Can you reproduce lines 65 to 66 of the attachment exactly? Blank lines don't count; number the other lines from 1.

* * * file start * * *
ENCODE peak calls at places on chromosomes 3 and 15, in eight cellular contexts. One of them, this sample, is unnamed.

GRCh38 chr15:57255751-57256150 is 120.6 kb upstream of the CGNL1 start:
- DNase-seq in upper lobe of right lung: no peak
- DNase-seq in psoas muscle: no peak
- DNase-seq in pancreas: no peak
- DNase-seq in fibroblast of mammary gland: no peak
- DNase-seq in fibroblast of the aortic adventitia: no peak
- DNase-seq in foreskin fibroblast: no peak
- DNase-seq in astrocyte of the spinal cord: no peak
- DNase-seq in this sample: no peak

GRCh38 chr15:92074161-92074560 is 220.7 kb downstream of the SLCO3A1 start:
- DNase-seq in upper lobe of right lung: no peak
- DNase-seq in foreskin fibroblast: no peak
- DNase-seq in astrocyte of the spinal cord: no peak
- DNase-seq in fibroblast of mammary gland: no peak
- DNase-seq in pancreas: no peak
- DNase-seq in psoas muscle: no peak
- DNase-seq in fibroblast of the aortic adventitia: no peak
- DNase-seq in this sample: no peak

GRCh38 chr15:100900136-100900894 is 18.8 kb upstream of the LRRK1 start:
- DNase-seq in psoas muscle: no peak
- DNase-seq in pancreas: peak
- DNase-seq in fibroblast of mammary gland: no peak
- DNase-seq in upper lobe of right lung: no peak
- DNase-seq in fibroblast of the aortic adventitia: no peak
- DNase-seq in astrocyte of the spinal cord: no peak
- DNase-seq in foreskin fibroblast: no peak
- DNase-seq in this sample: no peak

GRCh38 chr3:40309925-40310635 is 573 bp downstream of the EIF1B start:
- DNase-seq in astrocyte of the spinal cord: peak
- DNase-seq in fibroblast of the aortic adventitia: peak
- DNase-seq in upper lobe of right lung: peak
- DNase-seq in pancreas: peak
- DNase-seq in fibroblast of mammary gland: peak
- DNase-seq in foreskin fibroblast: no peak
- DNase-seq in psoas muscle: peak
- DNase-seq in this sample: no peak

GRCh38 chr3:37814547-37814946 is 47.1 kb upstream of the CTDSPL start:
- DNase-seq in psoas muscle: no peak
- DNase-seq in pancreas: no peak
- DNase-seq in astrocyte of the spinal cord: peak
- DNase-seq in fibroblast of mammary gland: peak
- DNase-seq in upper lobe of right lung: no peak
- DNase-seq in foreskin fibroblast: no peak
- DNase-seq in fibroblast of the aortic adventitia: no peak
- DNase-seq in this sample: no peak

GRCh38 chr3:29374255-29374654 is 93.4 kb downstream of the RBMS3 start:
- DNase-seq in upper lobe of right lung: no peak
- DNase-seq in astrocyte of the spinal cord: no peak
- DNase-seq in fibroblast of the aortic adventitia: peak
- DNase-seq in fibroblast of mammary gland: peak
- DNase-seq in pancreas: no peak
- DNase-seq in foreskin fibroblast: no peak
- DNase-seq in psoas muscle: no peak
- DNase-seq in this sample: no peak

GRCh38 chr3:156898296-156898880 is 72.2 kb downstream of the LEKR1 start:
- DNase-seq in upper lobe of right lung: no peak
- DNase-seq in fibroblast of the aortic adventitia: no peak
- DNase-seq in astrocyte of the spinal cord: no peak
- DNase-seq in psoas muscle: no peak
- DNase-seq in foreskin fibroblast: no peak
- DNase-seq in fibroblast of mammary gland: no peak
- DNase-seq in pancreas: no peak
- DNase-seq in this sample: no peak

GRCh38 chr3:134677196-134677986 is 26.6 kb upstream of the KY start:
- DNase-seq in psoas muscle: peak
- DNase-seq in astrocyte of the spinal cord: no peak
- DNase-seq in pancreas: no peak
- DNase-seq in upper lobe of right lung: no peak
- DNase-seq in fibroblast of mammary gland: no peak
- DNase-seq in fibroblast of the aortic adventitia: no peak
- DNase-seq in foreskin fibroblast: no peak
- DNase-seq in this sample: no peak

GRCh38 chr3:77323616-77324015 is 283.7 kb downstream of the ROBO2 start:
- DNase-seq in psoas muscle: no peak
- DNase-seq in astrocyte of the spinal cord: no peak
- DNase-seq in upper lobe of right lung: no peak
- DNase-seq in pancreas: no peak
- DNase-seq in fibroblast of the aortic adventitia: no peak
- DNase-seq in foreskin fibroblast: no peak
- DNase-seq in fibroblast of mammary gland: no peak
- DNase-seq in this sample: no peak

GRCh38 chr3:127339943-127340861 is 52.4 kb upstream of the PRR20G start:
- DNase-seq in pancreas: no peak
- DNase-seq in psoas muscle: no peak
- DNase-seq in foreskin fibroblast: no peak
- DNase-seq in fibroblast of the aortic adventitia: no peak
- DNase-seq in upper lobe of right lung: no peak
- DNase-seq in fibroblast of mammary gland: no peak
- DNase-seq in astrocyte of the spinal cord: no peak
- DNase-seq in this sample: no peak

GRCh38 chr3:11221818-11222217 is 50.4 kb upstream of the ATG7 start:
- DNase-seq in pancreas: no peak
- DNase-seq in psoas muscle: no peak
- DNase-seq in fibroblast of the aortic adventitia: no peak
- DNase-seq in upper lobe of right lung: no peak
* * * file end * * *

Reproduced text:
GRCh38 chr3:134677196-134677986 is 26.6 kb upstream of the KY start:
- DNase-seq in psoas muscle: peak